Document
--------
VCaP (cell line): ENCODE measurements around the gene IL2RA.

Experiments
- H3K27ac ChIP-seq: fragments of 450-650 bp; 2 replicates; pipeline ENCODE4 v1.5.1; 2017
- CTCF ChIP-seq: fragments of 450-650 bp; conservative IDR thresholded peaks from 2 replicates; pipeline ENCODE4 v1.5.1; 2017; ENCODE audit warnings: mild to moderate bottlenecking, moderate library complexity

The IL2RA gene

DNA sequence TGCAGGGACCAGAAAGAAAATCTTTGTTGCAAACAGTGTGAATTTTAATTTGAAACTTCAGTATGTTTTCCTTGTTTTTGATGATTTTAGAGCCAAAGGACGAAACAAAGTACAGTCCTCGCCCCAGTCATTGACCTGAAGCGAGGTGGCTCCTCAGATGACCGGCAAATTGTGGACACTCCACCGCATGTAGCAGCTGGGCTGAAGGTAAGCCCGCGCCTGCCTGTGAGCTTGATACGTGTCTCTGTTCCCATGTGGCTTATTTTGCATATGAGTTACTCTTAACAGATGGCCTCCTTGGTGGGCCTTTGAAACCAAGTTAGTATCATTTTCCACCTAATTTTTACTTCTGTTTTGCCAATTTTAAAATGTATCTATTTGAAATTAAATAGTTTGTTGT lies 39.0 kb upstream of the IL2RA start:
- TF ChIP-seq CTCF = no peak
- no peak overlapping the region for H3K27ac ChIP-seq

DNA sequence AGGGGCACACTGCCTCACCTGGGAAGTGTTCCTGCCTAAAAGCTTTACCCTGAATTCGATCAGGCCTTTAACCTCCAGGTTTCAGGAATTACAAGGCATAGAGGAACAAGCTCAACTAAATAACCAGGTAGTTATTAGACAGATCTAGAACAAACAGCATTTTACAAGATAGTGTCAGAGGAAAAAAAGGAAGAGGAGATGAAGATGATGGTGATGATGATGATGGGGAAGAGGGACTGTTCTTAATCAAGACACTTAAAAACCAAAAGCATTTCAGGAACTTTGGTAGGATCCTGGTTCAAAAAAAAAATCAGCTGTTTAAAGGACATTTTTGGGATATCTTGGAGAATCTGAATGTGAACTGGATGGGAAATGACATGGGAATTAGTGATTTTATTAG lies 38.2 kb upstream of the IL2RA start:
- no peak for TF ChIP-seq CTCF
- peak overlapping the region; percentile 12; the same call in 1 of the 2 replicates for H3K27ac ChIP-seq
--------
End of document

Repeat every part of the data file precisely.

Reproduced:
VCaP (cell line): ENCODE measurements around the gene IL2RA.

Experiments
- H3K27ac ChIP-seq: fragments of 450-650 bp; 2 replicates; pipeline ENCODE4 v1.5.1; 2017
- CTCF ChIP-seq: fragments of 450-650 bp; conservative IDR thresholded peaks from 2 replicates; pipeline ENCODE4 v1.5.1; 2017; ENCODE audit warnings: mild to moderate bottlenecking, moderate library complexity

The IL2RA gene

DNA sequence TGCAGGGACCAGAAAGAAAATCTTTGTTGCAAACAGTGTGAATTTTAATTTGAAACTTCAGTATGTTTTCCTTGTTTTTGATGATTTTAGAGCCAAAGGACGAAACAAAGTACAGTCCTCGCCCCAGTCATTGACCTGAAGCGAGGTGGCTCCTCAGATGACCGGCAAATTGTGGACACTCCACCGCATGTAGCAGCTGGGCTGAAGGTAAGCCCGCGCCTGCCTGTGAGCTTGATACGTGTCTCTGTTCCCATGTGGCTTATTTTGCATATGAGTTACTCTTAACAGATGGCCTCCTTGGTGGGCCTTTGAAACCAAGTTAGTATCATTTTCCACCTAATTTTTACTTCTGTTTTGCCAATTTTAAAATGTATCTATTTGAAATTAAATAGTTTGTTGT lies 39.0 kb upstream of the IL2RA start:
- TF ChIP-seq CTCF = no peak
- no peak overlapping the region for H3K27ac ChIP-seq

DNA sequence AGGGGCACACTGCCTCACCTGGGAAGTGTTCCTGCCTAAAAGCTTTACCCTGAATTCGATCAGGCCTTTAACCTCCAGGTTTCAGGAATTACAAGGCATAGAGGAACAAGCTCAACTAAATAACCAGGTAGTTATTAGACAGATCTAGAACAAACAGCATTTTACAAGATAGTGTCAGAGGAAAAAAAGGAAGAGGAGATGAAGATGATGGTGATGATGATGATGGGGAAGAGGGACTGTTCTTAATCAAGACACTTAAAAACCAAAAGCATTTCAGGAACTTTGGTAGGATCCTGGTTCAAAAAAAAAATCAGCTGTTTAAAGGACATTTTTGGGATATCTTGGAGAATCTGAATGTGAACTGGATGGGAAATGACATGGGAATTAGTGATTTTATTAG lies 38.2 kb upstream of the IL2RA start:
- no peak for TF ChIP-seq CTCF
- peak overlapping the region; percentile 12; the same call in 1 of the 2 replicates for H3K27ac ChIP-seq